These cases can include rape, sexual assault, aggravated sexual assault, abusive sexual contact, sexual assault of a minor, indecent viewing, indecent recording, forcible pandering, indecent exposure, and other Article 120 and Article 120(c) offenses. This is a big one these days as the military is rightly trying to reconcile its struggle with sexual assault in the past. The only problem is that it’s creating a culture of perception where an allegation is treated as guilt.
Look, if you are innocent of the charge then you need to fight. Victims of sexual assault do not receive justice when the wrong person is prosecuted. If the full story of the encounter is not told and weighed, justice is equally denied. Please don’t let a military Trial Defense Counsel convince you that the honorable thing is to admit guilt and go quietly into the night. No, you must fight and you must press on.
We defend cases such as conspiracy to defraud the military, BAH fraud, OHA fraud, extortion, larceny, wrongful appropriation, and more. Let us ponder this question. If any item of significant value came up missing at the Air Force Academy, do you think they would blame the star cadet or the lowly janitor?
Guilt gets tossed around like a hot potato when it comes to missing gear and we’re here to testify to you that it doesn’t always wind up in the right hands. BAH fraud is another common charge we see where the perception of the military investigator doesn’t match the reality of the full story. Perception shouldn’t end careers.
We represent service members facing charges including murder, manslaughter, aggravated assault, assault, and cases involving self-defense and defense of another. Personally, we can imagine some Air Force cadet talking down to the janitor and Crawford slowly unscrewing the mop handle in order to beat the kid into respect for his elders. Didn’t happen, that’s just our imagination.
The reality is that fights take place in the military. They take place between Soldiers. They take place between military branches and they take place because civilians sometimes can’t keep their mouth’s shut. What seems harmless can get serious real quick when it escalates and a makeshift weapon like a beer bottle or pool cue gets involved. Fights happen, but with the right defense, it doesn’t have to ruin a career or push you out of service. Not when our country has so many large fights looming ahead of us.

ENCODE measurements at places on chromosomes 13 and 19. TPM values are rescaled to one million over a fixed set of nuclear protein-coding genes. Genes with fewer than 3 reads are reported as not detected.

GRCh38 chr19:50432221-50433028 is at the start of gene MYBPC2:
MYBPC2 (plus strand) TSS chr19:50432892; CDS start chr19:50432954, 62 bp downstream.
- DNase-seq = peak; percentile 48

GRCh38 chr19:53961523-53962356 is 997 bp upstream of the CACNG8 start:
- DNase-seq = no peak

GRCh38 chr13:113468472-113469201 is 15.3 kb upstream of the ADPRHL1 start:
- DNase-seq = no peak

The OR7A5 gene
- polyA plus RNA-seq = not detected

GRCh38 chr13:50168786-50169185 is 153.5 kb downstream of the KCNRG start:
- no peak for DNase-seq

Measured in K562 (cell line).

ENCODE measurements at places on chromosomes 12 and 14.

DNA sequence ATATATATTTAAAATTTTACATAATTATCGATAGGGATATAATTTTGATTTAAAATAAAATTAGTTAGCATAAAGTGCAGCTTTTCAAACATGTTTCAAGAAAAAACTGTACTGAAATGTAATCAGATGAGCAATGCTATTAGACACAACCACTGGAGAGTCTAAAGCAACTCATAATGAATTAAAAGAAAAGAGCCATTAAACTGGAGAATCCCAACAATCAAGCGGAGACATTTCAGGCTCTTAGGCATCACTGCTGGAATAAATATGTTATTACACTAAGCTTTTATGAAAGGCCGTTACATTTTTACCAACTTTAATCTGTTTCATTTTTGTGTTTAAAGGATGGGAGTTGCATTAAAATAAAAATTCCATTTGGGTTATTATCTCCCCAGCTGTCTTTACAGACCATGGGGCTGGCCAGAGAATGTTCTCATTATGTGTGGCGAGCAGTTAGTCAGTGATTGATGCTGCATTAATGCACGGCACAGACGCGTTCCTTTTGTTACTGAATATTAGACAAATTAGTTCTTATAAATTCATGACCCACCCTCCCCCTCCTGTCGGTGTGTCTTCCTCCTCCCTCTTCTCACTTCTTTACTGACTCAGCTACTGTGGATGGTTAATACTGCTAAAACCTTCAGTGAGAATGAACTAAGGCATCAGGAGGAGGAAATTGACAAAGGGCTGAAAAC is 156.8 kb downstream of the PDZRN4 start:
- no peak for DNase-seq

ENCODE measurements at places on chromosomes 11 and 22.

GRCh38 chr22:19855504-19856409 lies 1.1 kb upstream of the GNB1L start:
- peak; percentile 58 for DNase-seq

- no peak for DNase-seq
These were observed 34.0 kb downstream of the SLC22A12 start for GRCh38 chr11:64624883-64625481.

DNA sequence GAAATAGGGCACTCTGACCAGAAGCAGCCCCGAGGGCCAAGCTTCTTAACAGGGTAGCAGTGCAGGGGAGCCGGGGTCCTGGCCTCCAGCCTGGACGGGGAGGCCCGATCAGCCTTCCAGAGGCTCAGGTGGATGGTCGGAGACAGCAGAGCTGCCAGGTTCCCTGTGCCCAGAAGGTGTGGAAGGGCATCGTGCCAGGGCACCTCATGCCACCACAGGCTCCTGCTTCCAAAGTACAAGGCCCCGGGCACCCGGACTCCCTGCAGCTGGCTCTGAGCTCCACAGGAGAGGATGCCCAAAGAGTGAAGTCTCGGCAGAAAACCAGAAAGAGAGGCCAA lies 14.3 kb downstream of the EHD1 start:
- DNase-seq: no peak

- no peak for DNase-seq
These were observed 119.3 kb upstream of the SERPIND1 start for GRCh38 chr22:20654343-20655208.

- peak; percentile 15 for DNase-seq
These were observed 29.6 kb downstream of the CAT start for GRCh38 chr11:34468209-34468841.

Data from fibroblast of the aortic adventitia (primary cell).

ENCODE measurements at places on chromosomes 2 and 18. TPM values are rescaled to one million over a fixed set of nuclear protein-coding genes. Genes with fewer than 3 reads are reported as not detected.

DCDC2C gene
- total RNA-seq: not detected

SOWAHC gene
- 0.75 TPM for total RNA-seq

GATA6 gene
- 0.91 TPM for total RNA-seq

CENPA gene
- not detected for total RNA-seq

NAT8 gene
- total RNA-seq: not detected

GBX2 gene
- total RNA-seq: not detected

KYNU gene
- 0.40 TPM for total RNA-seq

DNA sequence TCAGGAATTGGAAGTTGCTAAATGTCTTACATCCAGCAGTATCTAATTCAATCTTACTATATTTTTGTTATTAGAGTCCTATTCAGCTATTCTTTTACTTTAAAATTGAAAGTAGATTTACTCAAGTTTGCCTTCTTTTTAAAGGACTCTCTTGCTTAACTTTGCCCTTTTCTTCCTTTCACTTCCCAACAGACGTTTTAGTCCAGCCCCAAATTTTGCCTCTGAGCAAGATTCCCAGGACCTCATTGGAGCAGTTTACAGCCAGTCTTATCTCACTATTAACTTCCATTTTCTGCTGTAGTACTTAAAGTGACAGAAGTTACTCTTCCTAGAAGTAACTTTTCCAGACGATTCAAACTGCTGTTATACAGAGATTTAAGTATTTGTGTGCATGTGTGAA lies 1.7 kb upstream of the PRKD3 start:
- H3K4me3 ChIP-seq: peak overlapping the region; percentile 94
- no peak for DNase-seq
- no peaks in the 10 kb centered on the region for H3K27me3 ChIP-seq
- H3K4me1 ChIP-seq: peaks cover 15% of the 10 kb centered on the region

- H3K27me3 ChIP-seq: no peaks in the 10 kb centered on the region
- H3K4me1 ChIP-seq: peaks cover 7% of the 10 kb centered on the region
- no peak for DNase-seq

We defend cases involving drug possession, drug distribution, drug importation, drug manufacturing, drug trafficking, positive urinalysis cases, tampering with urinalysis cases, and more. These cases often involve illegal controlled substances such as marijuana, LSD, methamphetamines, cocaine, ecstasy, molly, opioids, analogues, and more.
Fort Bliss’ position on the border puts it right front and center in the war on drugs and unfortunately, there isn’t any drug you can’t find in ample supply around the Texas/Mexico border. More often than not, civilians play a large role in getting our good Soldiers caught up in these charges. While the civilians face a slap on the wrist, it’s our good Soldiers at Fort Bliss that have to stand tall before the UCMJ. Again, appearances can be deceiving and there is always more to the story. Fight to get the full story told and considered.
These include charges such as fraternization, unauthorized absence (AWOL), disobeying a lawful order, conduct unbecoming an officer, and much more. Look, we understand the UCMJ has a purpose and when wielded with integrity, it enforces good order and military discipline.
However, when it is not weiled with integrity or consistency, it can put some very good Soldiers up against some very silly charges. Far too many Soldiers think the right thing is to admit guilt and move on. In reality, their best option was to take the fight to the enemy like William Crawford charging up a German infested hill without looking back to see if anyone was with him.